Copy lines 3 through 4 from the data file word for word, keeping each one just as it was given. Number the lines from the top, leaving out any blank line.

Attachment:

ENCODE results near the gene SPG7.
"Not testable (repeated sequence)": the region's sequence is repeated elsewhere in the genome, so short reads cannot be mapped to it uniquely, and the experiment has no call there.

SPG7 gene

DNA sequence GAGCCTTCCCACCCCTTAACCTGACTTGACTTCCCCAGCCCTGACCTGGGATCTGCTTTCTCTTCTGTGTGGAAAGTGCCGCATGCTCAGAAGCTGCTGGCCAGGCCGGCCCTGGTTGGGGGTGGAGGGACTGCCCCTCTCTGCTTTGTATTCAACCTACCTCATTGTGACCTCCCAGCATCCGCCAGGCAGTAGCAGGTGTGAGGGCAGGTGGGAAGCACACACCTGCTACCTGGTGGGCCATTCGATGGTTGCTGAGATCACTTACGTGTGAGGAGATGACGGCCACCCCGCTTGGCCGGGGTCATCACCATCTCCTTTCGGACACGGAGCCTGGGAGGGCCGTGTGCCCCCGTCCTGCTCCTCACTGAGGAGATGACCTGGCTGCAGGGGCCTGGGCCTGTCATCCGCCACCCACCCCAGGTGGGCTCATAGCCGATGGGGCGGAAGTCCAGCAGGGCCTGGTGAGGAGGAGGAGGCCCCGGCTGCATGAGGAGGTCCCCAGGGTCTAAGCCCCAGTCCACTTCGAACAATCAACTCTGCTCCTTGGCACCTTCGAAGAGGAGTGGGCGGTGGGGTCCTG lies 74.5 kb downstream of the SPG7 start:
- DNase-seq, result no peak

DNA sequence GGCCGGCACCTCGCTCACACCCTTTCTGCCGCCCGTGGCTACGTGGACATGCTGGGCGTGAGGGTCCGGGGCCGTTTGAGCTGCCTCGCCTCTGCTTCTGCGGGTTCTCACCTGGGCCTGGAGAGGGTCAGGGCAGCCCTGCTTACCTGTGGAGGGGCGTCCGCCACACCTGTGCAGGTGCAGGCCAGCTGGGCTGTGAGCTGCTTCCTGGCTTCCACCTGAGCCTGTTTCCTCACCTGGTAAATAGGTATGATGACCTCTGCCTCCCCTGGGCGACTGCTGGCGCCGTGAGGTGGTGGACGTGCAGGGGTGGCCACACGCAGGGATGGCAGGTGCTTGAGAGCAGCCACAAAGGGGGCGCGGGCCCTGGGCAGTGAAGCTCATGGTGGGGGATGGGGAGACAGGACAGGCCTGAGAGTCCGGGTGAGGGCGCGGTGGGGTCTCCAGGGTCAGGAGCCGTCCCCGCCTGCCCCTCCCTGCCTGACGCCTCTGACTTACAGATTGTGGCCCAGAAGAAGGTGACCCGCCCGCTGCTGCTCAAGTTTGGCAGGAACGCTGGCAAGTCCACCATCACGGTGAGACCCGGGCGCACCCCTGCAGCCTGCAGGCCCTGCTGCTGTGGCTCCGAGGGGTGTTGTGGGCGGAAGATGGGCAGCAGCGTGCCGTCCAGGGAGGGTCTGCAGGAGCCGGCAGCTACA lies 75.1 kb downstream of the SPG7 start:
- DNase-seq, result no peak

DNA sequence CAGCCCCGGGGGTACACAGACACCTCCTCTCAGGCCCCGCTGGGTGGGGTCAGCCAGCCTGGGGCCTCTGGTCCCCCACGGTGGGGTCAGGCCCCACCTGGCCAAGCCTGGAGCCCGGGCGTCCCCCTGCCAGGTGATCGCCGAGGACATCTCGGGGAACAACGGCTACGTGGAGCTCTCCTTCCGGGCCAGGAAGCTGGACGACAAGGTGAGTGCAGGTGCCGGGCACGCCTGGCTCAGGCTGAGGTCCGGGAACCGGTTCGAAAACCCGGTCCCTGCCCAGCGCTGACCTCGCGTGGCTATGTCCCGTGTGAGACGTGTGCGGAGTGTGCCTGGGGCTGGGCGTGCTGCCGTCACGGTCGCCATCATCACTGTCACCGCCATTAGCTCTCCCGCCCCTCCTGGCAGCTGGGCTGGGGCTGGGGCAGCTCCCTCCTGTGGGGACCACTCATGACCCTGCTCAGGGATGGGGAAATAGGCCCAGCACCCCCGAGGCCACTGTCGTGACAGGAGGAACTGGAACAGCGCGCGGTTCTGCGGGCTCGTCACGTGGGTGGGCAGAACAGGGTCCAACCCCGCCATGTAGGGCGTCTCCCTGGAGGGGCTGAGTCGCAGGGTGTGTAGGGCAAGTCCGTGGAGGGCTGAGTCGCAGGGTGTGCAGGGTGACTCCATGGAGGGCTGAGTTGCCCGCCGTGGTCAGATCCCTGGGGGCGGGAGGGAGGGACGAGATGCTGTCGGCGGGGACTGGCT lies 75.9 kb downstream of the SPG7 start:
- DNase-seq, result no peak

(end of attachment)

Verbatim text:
SPG7 gene

DNA sequence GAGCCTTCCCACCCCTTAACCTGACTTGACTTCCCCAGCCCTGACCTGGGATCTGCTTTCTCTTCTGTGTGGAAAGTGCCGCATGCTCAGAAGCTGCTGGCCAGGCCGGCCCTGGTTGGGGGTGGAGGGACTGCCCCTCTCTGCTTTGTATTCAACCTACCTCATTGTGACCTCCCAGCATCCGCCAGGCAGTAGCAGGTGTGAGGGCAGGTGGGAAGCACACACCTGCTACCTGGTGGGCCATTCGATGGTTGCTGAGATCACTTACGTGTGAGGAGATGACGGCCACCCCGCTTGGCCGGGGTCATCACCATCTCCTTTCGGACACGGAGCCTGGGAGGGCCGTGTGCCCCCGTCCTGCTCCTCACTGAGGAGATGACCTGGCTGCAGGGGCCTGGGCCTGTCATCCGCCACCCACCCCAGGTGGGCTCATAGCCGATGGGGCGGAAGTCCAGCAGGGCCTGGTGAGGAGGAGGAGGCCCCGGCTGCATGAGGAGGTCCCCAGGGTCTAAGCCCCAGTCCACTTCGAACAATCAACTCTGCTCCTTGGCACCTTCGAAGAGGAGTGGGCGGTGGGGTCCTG lies 74.5 kb downstream of the SPG7 start: